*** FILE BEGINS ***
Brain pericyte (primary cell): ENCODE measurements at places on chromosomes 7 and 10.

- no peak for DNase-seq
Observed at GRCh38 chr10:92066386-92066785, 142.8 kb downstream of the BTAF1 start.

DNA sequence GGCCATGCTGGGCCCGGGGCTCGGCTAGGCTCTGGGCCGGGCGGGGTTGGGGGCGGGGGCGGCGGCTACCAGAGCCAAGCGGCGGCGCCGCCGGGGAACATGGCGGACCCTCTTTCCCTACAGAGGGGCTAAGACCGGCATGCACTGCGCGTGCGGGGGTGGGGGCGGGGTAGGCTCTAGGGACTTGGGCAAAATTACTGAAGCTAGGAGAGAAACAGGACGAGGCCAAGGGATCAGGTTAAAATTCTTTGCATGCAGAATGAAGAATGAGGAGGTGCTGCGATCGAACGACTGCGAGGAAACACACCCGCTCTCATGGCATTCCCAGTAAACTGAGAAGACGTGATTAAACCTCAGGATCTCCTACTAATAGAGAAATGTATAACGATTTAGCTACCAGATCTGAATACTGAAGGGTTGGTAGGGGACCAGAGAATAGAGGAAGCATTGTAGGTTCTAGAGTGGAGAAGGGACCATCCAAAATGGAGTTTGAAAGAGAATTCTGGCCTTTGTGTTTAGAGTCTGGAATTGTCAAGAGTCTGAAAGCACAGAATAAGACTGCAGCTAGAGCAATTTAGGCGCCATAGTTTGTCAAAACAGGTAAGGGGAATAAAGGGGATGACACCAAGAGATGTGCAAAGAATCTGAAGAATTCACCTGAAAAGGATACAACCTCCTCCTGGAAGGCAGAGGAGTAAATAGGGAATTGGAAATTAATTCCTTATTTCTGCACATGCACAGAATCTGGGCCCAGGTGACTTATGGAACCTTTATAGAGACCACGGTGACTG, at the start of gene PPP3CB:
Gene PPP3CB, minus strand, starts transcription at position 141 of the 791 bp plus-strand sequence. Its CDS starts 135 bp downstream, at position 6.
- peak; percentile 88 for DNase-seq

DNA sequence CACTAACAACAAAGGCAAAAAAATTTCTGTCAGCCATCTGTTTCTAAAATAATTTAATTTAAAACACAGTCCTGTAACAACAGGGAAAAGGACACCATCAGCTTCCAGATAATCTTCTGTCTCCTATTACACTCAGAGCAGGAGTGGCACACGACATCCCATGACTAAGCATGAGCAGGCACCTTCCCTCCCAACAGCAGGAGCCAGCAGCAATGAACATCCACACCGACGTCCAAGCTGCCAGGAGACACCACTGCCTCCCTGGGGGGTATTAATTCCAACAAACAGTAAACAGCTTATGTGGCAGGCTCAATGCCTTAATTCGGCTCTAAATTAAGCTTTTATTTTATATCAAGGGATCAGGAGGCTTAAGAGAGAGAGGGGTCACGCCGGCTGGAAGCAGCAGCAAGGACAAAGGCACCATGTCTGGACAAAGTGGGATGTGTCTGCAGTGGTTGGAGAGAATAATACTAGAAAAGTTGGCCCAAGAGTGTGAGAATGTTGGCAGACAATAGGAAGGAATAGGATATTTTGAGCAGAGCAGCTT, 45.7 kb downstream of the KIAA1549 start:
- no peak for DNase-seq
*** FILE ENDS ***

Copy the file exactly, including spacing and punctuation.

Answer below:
Brain pericyte (primary cell): ENCODE measurements at places on chromosomes 7 and 10.

- no peak for DNase-seq
Observed at GRCh38 chr10:92066386-92066785, 142.8 kb downstream of the BTAF1 start.

DNA sequence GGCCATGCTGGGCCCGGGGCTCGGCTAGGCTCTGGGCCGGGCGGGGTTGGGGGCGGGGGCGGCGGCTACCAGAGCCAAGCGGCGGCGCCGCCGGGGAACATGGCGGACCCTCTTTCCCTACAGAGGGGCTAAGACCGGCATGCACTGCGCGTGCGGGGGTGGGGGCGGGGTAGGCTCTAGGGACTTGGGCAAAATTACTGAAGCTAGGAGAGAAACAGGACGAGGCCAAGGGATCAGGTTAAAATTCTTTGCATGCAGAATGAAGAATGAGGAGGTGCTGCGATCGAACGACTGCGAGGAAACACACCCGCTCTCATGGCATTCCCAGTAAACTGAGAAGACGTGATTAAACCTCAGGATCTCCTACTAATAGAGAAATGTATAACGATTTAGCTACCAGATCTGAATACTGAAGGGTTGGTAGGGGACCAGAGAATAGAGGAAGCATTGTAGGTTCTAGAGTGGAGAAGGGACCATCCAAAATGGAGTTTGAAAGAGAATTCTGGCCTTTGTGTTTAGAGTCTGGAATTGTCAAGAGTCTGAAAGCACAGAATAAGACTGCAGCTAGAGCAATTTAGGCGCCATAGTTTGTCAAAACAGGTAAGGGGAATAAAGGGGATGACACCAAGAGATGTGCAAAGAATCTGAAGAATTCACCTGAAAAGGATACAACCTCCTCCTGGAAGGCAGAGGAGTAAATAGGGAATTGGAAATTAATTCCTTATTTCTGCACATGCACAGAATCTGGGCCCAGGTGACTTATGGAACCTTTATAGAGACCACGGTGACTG, at the start of gene PPP3CB:
Gene PPP3CB, minus strand, starts transcription at position 141 of the 791 bp plus-strand sequence. Its CDS starts 135 bp downstream, at position 6.
- peak; percentile 88 for DNase-seq

DNA sequence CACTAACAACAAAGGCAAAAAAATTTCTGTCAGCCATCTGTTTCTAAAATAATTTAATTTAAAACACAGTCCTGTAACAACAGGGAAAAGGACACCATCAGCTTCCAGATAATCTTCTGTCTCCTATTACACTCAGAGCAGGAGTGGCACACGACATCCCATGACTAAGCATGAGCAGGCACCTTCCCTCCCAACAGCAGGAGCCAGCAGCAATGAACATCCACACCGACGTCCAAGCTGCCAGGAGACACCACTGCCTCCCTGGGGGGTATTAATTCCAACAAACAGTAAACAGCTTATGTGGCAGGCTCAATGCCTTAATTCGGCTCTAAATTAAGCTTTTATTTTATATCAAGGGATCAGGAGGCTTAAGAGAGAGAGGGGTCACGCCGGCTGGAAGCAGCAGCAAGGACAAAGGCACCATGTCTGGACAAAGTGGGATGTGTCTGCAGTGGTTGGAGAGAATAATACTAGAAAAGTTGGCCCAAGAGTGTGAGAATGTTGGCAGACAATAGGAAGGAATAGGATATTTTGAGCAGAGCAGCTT, 45.7 kb downstream of the KIAA1549 start:
- no peak for DNase-seq